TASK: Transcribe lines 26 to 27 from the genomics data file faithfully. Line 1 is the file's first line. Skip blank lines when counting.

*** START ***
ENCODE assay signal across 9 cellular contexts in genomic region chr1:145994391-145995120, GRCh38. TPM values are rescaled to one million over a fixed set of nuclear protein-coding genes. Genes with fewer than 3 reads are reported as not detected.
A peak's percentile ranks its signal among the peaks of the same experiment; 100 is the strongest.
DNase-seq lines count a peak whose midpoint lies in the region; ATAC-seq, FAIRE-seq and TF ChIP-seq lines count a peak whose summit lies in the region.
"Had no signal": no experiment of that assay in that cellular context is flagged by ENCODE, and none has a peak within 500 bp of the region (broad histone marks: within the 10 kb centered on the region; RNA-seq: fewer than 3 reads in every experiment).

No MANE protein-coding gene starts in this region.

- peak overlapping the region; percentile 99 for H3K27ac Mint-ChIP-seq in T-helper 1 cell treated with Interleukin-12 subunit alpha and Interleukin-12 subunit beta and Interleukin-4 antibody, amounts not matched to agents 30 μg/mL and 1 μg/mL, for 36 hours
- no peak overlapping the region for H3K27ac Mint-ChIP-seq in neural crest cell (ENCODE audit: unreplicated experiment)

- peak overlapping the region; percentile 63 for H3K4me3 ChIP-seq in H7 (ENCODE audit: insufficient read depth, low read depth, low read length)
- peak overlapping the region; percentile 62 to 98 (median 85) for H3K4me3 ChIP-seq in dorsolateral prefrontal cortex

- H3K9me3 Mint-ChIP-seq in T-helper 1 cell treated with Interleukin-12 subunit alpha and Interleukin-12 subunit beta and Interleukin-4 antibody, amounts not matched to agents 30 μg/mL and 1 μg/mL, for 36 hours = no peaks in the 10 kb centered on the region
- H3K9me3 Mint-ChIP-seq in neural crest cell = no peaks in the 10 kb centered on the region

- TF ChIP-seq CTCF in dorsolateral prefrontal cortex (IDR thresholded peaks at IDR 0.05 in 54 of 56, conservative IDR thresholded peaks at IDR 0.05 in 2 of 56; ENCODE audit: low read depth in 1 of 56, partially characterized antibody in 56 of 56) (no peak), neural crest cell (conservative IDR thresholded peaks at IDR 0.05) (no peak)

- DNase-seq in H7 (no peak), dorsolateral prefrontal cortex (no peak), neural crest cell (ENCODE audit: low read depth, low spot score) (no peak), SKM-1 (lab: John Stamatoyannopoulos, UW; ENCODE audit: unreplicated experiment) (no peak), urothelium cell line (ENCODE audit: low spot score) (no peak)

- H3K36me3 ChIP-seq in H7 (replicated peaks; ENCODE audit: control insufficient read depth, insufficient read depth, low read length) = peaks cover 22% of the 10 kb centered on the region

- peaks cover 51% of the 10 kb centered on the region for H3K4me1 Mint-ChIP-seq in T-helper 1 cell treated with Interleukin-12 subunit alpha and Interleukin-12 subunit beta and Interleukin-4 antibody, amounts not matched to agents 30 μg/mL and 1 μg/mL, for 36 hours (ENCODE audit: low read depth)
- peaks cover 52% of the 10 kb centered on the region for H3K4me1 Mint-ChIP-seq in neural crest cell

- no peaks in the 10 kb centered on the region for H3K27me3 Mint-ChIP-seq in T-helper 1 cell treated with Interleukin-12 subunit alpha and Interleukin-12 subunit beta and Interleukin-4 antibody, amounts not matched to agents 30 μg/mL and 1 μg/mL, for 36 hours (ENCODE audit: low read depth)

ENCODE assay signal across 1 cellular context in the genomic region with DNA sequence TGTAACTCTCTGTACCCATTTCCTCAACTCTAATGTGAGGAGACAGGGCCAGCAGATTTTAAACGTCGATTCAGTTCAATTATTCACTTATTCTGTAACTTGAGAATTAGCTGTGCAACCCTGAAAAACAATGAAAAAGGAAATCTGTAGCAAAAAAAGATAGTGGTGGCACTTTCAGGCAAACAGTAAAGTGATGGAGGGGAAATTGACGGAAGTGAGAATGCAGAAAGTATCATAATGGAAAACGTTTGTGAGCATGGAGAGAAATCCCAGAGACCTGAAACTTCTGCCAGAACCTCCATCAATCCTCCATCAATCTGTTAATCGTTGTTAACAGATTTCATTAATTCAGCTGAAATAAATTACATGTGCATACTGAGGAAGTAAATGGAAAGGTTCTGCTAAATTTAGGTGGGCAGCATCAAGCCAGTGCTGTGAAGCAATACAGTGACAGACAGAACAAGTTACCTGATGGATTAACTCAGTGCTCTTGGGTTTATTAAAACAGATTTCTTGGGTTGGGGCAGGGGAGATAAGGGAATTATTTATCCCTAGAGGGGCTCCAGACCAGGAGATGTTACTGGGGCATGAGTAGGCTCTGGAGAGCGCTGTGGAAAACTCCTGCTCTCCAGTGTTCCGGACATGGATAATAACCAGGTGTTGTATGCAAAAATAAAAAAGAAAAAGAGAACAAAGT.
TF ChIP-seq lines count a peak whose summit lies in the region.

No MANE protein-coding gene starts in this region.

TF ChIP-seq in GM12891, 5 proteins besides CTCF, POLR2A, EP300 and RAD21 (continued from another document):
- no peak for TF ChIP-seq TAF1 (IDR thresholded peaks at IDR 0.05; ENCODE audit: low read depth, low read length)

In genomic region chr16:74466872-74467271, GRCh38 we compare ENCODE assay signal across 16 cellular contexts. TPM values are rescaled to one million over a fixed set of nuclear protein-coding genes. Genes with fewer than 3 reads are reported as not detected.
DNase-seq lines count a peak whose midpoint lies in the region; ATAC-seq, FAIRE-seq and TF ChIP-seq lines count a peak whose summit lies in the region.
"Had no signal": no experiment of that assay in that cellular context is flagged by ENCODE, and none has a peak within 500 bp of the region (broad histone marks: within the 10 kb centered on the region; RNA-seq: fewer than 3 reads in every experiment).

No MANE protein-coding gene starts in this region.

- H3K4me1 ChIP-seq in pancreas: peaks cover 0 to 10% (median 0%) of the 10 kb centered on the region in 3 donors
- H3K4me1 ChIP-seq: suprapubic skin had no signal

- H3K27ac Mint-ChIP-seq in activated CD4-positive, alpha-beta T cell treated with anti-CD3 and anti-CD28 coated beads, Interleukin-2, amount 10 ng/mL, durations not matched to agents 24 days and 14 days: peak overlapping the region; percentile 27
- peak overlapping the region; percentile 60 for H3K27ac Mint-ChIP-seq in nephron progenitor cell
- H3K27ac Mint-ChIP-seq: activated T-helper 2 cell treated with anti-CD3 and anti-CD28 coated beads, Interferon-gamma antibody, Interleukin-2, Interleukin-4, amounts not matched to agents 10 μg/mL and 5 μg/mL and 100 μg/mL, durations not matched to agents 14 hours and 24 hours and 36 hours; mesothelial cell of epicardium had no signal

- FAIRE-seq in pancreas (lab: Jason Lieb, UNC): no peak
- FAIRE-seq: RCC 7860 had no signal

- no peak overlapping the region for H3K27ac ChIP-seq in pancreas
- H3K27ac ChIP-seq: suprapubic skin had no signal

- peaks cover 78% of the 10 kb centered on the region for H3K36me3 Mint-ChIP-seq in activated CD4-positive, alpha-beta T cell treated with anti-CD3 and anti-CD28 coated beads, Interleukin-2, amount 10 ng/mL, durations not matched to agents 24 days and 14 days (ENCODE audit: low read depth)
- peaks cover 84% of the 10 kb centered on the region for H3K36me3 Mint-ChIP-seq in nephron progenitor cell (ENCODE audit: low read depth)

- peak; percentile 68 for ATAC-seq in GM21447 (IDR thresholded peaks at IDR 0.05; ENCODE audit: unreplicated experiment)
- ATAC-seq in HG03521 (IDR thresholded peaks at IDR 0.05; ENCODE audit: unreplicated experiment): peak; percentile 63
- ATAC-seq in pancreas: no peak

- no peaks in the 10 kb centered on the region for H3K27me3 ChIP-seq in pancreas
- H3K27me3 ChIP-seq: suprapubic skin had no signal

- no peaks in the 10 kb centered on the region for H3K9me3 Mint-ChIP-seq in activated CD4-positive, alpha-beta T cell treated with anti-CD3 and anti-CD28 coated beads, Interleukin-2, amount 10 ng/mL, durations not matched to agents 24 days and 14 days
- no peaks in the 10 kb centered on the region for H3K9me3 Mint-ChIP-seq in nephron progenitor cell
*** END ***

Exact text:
No MANE protein-coding gene starts in this region.

- H3K4me1 ChIP-seq in pancreas: peaks cover 0 to 10% (median 0%) of the 10 kb centered on the region in 3 donors